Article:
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#304557 - 12/21/17 08:53 PM Gut check
chunkstyle Offline
journeyman

Registered: 10/02/07
Posts: 965
There's a lot of energy right now coming from the democratic base for sure. The challenge that I see is that the energy may get squandered by the poo bahs in the executive committees. For some reason there is an unwillingness to do a serious ground up critique and all we have coming from the party leaders is 'Bernie voters failed us by talking about real populist issues (HAH!)' or 'The Russians!......'
I've been a big fan of Thomas Frank for a while now. He seems to be from the grass roots progressive mold. Not at all like the professional pundit class. He has gone to where the election was lost and wrote about it well before the latest string of democratic defeats culminated in the 2016 election. I thought he did an exceptional job of 'What's wrong with Kansas'. His 'Listen Liberal' was an incisive follow on.
I'm hoping that the millenials take a lesson from him as well as other's. His unvarnished critique of the professional corporate democratic party is accurate and necessary if there is any hope of political gains and true economic, social progress for the future (a big if).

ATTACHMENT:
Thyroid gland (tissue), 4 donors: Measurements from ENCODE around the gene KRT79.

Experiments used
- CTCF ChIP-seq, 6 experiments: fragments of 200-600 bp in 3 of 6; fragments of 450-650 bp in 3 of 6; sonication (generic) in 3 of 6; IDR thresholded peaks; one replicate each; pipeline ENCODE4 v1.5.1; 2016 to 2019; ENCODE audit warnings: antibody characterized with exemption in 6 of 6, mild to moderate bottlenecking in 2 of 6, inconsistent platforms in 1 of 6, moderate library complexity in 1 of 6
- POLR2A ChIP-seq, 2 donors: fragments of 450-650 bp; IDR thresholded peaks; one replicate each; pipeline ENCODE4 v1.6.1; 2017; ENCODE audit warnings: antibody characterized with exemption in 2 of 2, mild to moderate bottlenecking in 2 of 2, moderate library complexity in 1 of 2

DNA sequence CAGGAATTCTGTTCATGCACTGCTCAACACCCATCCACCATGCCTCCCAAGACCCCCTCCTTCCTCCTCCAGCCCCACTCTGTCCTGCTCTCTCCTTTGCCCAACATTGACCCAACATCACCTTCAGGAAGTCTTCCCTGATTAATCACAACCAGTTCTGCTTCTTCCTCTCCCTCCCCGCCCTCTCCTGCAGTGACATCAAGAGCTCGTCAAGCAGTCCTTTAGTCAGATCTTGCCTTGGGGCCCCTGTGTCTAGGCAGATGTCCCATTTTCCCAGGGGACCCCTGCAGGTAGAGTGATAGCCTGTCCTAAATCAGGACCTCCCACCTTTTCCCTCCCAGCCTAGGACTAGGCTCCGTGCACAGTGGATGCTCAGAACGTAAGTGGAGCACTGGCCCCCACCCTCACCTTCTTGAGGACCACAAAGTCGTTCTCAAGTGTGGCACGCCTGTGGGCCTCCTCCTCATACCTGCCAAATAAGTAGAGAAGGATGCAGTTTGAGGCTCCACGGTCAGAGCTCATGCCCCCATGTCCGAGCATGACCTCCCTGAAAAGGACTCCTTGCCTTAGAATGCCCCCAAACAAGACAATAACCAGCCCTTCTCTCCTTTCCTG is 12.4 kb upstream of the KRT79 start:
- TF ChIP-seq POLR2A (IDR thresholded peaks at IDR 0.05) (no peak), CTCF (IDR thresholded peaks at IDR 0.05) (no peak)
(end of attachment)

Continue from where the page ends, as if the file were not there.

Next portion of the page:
Thomas Frank


Edited by chunkstyle (12/21/17 08:57 PM)

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#304564 - 12/22/17 02:34 AM Re: Gut check [Re: chunkstyle]
Greger Offline

Pooh-Bah

Registered: 11/24/06
Posts: 14196
Loc: Florida
So the party is about to split between the good grassroots progressives who want to see immediate and major changes in the party and the bad old corporate Dems who sort of just want to keep doing what they've been doing and opposing the Republicans.
I guess it worked for the TEA Party.
_________________________
"Be yourself; everyone else is already taken."— Oscar Wilde

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#304567 - 12/22/17 03:56 AM Re: Gut check [Re: chunkstyle]
chunkstyle Offline
journeyman

Registered: 10/02/07
Posts: 965
How'd sticking with the corporate Dems (formerly known as moderate republicans) work out then?
The Democratic Party as it was historically known has been eviserated. The corporate substitute has lead to historic party losses. The corporate wing picked their champion and ran one of the worst campaigns in my memory.